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Burma's regime prepares for victory despite poll boycott call

The leader of Burma's democratic movement, Aung San Suu Kyi, is due to be released from house arrest here on 13 November, but the governing junta has warned that she could be put on trial again if she continues to remind the public that they have the right to abstain from voting.

Suu Kyi release would awaken Burma, says ally

The anticipated release from house arrest of Burmese democracy leader Aung San Suu Kyi next month will stir a "political reawakening" in the country after half a century of military rule, her close ally Win Tin told The Independent.

Burma's Suu Kyi 'could be freed next month'

Burma's detained pro-democracy leader, Aung San Suu Kyi, could be released from house arrest next month, Indonesian Foreign Minister Marty Natalegawa said today.

The faces of change in Burma

Three women are standing up to the junta – by taking part in an election they know they can't win

Suu Kyi refuses to vote in Burmese election

The detained Burmese pro-democracy leader Aung San Suu Kyi has decided not to vote in the upcoming elections, even though authorities have told her she is on the electoral roll, her lawyer said yesterday.

Suu Kyi to sue over party's dissolution

The detained pro-democracy campaigner Aung San Suu Kyi will try to sue the country's military rulers for dissolving her political party after it decided to boycott next month's election, her lawyer said.

Scepticism over plan to 'free' Aung San Suu Kyi

Could detained Burmese democracy leader Aung San Suu Kyi be released after polls scheduled to take place next month?

Junta: Suu Kyi can vote in election

The detained pro-democracy leader, Aung San Suu Kyi, will be allowed to vote in November's elections although her name was not on an initial voter list, an official said yesterday.

Diary: Read on – no plot spoiler

The publishing world is somewhat bewildered by a set of paparazzi shots that's doing the rounds. At first glance, the photos seem relatively standard: a world-famous film star performing a scene for his/her new movie. Unfortunately, these particular pictures, from the London set of One Day, a Hollywood adaptation of David Nicholls' novel, contain a glaring plot spoiler – which I shan't reveal here, film fans. On Monday, the pictures appeared on gossip website Gawker; then they were in yesterday's Daily Telegraph. Publishers Hodder are justifiably perplexed. Nicholls, appearing at the Edinburgh Book Festival yesterday, preferred not to comment. Luckily, plenty of people already know what happens in One Day: the rom-dram has sold 300,000 paperbacks in the UK, and is currently fifth on The New York Times bestseller list. Rather than ruin any endings here, I've picked a nice photo of one of the film's stars, Anne Hathaway (who may or may not appear in the aforementioned paparazzi shots) looking gorgeous at some premiere instead.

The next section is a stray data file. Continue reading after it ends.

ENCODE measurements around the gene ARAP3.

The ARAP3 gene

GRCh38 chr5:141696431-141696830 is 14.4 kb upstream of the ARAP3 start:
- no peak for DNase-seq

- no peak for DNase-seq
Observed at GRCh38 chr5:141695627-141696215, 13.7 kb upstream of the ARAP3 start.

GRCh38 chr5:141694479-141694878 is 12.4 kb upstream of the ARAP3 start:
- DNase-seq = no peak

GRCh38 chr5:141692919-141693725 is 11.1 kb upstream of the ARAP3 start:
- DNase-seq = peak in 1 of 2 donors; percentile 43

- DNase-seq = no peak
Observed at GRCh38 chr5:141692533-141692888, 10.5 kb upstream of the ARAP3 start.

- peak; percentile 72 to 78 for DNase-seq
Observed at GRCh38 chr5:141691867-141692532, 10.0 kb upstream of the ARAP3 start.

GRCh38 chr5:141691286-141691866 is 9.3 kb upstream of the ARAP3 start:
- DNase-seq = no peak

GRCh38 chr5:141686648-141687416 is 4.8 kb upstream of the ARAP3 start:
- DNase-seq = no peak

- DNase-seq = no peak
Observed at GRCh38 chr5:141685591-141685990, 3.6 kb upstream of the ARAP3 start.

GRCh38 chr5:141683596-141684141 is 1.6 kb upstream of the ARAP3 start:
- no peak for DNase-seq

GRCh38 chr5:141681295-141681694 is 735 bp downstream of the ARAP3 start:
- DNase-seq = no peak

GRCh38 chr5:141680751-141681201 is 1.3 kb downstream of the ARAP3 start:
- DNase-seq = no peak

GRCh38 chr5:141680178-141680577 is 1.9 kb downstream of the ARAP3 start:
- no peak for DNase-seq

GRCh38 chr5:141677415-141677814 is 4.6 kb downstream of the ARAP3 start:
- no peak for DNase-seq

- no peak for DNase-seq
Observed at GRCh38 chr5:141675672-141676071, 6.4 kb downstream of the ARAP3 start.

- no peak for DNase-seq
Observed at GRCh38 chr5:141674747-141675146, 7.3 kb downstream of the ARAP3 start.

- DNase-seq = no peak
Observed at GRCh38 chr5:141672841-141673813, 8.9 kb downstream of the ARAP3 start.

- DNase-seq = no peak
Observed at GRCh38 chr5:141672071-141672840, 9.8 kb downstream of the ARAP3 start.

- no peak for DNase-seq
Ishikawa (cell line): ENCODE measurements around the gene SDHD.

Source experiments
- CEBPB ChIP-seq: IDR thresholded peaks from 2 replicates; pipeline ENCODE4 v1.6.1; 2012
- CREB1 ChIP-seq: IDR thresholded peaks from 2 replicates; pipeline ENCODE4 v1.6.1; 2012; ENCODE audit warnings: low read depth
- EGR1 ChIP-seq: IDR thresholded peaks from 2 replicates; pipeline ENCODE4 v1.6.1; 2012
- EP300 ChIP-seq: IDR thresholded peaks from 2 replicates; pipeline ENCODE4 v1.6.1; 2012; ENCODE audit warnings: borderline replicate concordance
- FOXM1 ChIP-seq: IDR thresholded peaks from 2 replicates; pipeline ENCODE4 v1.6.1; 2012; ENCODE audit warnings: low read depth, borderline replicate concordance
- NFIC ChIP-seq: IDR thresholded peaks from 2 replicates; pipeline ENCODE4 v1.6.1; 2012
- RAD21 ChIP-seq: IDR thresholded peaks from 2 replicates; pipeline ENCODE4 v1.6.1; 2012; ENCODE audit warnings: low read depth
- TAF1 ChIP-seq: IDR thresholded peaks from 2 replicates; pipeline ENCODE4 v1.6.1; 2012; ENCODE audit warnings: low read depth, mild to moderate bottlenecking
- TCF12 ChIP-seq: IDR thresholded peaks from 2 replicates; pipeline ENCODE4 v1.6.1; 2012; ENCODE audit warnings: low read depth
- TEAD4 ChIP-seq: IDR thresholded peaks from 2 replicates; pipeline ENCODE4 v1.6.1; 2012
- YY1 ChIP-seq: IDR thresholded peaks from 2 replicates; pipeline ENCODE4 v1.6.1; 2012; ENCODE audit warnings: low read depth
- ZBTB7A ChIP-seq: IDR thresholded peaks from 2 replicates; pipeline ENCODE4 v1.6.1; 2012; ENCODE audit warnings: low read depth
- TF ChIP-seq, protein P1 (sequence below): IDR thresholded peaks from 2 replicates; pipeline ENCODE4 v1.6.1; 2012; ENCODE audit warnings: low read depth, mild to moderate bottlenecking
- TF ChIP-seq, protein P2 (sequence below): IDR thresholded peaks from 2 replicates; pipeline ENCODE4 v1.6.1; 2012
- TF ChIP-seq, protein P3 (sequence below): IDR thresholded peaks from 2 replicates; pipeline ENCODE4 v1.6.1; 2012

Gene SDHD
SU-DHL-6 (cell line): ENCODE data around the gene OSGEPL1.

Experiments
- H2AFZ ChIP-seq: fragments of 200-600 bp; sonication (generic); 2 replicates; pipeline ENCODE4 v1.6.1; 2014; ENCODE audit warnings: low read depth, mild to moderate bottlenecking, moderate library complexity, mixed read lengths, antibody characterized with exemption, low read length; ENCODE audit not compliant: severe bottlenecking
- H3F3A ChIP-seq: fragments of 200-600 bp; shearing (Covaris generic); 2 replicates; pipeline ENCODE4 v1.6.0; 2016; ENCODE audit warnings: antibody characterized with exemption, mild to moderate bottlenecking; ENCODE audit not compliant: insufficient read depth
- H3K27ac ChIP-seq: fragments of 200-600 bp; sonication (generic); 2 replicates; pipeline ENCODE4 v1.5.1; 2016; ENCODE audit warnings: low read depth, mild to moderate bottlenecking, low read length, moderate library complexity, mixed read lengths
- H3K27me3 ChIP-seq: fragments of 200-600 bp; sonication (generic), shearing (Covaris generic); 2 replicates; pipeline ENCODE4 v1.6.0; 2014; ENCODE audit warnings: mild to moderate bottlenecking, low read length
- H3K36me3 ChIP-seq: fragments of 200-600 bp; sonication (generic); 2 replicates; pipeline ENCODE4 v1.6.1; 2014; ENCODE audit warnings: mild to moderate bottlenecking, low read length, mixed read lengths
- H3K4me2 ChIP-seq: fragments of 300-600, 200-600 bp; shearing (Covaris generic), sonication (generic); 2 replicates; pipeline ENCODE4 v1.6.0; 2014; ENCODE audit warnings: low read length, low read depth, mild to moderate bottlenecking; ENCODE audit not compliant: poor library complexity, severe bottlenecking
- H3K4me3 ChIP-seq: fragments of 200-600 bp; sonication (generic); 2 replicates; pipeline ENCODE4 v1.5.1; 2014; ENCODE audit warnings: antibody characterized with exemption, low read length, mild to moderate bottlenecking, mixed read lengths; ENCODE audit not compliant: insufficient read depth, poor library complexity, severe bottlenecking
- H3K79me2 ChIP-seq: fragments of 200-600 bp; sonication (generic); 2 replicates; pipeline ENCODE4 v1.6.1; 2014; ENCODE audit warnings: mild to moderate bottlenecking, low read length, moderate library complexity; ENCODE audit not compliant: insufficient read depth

Leading article: Burma's election that is no election

The western media tend to have a Pavlovian response to the word "election", and now that Burma has announced that its first general election for 20 years will be held on 7 November, journalists masquerading as tourists will doubtless soon be hacking through the country's highways and byways, asking about voter preferences, profiling party leaders and ruminating on the outcome.

Burma names the date for discredited vote

Burma's ruling junta set Sunday 7 November as the date for the country's first election in two decades yesterday, but made no concessions to critics who say the rules favour the army and its allies and bar the democracy leader Aung San Suu Kyi from taking part.

India rolls out red carpet for its pariah friend Than Shwe

The world's largest democracy may have an eye on Burma's energy reserves

Burma's paranoid dictator plots his dignified exit

Senior-General Than Shwe is giving his regime a makeover as he calculates the safest way to step down. Peter Popham reports

Burmese democrats fall out over bamboo hat symbol

The party of the detained Burmese democracy leader Aung San Suu Kyi is in dispute with a breakaway faction over the use of a bamboo hat symbol in an election due this year.

Burma bans marching and chanting during rallies

Political parties seeking to contest elections due to be held in Burma later this year have been told they will not be able to march, chant or say anything during rallies that is judged to have the potential to damage the country’s image.

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